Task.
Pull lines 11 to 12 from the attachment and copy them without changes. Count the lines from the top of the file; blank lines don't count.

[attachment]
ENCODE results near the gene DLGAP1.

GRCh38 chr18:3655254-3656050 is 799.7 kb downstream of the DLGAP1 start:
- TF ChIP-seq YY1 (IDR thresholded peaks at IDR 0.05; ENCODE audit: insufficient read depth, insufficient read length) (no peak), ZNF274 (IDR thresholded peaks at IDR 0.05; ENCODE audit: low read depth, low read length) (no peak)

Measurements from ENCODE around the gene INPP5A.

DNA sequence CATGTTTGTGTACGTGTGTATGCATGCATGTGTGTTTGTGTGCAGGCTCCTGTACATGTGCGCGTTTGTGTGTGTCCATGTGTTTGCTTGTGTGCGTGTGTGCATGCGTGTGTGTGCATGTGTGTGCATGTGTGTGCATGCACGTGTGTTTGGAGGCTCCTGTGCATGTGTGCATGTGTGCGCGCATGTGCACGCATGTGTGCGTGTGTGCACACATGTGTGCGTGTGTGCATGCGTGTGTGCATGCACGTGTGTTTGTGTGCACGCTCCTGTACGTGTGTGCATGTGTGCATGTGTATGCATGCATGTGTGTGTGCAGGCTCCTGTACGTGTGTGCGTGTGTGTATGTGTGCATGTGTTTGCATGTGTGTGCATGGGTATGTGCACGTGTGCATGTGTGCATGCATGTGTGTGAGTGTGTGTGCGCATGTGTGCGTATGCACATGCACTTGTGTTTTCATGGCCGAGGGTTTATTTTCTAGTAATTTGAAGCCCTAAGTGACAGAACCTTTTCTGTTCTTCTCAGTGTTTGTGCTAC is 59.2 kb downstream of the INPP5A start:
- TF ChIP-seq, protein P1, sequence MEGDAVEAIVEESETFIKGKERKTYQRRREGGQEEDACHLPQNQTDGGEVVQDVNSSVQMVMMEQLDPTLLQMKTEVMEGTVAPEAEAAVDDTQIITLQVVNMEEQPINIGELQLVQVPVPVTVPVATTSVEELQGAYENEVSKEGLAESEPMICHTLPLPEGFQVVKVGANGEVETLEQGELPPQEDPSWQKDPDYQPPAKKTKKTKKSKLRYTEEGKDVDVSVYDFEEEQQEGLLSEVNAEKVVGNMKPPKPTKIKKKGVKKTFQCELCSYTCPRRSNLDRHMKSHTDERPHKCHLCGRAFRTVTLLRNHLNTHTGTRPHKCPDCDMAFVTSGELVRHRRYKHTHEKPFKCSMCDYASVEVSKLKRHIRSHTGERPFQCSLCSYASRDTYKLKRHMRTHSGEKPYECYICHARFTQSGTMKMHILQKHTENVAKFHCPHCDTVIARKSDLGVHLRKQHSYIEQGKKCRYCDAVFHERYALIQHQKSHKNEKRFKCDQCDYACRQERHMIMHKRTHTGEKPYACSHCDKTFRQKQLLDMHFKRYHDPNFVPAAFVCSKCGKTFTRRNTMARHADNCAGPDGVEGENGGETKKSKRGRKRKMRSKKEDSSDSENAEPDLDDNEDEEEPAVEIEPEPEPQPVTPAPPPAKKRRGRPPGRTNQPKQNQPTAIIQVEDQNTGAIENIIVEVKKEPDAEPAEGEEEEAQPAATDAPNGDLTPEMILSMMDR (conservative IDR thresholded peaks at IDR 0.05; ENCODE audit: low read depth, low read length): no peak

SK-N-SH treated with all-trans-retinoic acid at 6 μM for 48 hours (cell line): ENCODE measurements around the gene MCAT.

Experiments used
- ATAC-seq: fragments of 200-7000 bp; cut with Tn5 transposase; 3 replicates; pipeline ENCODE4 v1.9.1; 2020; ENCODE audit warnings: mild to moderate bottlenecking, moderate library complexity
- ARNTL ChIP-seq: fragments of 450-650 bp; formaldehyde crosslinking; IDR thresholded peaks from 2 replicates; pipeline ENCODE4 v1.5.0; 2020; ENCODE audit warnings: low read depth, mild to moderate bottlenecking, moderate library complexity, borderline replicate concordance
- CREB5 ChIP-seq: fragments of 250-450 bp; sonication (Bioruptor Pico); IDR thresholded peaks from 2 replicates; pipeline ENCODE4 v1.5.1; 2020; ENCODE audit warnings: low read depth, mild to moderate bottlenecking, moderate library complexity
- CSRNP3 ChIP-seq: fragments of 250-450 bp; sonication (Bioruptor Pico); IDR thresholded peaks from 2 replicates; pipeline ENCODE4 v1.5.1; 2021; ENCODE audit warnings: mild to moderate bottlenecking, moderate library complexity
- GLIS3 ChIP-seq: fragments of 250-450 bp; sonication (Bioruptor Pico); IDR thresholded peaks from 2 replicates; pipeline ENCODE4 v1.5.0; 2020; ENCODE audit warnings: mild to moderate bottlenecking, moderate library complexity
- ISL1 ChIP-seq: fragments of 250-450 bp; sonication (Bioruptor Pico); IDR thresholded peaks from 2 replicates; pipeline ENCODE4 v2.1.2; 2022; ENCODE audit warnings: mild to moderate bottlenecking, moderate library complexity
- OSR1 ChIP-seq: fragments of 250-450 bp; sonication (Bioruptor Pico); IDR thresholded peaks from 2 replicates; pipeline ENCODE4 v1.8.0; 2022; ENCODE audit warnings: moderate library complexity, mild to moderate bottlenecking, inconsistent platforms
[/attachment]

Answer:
- CREB5 ChIP-seq: fragments of 250-450 bp; sonication (Bioruptor Pico); IDR thresholded peaks from 2 replicates; pipeline ENCODE4 v1.5.1; 2020; ENCODE audit warnings: low read depth, mild to moderate bottlenecking, moderate library complexity
- CSRNP3 ChIP-seq: fragments of 250-450 bp; sonication (Bioruptor Pico); IDR thresholded peaks from 2 replicates; pipeline ENCODE4 v1.5.1; 2021; ENCODE audit warnings: mild to moderate bottlenecking, moderate library complexity